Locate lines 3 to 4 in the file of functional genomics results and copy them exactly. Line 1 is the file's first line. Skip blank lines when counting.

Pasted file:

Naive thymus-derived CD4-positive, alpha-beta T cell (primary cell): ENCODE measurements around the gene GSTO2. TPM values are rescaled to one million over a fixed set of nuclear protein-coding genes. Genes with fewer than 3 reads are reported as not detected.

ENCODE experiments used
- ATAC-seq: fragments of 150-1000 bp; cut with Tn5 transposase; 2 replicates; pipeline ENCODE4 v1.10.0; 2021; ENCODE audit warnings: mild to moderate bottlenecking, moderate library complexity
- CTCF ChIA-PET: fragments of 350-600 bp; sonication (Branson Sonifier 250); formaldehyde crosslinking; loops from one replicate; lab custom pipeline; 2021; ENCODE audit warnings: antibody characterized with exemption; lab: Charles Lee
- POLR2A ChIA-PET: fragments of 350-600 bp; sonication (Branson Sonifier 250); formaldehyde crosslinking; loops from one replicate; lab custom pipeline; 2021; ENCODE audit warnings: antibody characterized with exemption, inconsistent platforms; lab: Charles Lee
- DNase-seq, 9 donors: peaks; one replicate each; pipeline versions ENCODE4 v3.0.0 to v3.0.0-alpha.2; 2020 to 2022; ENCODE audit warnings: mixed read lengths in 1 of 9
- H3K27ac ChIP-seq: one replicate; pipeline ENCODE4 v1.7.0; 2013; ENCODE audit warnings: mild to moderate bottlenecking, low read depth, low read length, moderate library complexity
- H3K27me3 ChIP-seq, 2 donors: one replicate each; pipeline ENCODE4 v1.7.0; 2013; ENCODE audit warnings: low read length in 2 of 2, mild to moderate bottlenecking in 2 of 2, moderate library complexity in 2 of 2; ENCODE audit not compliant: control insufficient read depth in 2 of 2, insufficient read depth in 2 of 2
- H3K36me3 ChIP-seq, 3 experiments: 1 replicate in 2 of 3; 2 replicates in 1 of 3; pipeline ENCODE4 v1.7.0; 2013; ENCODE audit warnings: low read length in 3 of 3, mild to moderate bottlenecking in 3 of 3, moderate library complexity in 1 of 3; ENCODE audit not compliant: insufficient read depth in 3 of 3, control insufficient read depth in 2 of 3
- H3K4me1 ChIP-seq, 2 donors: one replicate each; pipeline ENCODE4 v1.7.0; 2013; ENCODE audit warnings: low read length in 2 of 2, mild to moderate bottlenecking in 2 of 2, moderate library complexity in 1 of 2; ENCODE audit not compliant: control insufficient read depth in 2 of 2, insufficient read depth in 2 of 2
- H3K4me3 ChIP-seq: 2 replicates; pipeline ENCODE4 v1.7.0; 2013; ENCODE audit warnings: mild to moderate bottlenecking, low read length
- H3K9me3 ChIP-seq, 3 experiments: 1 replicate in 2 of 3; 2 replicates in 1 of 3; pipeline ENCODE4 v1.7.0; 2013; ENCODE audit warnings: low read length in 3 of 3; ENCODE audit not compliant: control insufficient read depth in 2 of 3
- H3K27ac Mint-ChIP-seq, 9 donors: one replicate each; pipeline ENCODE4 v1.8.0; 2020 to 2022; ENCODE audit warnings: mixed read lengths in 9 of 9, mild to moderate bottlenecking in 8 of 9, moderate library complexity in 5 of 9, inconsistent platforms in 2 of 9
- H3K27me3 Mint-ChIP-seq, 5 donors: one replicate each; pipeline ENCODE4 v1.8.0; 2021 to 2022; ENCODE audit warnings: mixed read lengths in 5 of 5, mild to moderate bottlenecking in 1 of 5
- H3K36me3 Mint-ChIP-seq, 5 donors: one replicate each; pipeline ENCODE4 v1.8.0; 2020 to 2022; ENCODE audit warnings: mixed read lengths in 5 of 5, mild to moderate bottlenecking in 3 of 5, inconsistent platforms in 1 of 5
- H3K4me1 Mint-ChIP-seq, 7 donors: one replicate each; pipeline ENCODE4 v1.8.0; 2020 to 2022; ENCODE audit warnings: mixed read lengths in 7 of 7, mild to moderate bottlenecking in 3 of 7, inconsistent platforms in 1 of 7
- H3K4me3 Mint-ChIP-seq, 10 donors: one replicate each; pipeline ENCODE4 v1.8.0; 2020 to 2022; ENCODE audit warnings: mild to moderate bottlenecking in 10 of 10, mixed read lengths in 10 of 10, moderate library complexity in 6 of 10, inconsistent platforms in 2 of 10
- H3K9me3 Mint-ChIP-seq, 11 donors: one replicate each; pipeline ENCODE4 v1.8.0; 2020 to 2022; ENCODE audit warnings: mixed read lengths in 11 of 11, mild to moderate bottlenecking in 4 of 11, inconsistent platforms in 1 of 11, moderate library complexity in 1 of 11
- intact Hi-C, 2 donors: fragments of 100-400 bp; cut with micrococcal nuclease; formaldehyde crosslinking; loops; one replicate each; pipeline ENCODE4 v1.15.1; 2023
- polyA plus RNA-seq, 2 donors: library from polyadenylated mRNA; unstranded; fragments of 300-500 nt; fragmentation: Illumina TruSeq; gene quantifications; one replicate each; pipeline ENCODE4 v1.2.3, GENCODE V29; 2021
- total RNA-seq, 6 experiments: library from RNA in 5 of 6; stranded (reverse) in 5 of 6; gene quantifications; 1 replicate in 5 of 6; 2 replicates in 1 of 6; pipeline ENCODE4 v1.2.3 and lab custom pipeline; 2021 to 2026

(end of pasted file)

- ATAC-seq: fragments of 150-1000 bp; cut with Tn5 transposase; 2 replicates; pipeline ENCODE4 v1.10.0; 2021; ENCODE audit warnings: mild to moderate bottlenecking, moderate library complexity
- CTCF ChIA-PET: fragments of 350-600 bp; sonication (Branson Sonifier 250); formaldehyde crosslinking; loops from one replicate; lab custom pipeline; 2021; ENCODE audit warnings: antibody characterized with exemption; lab: Charles Lee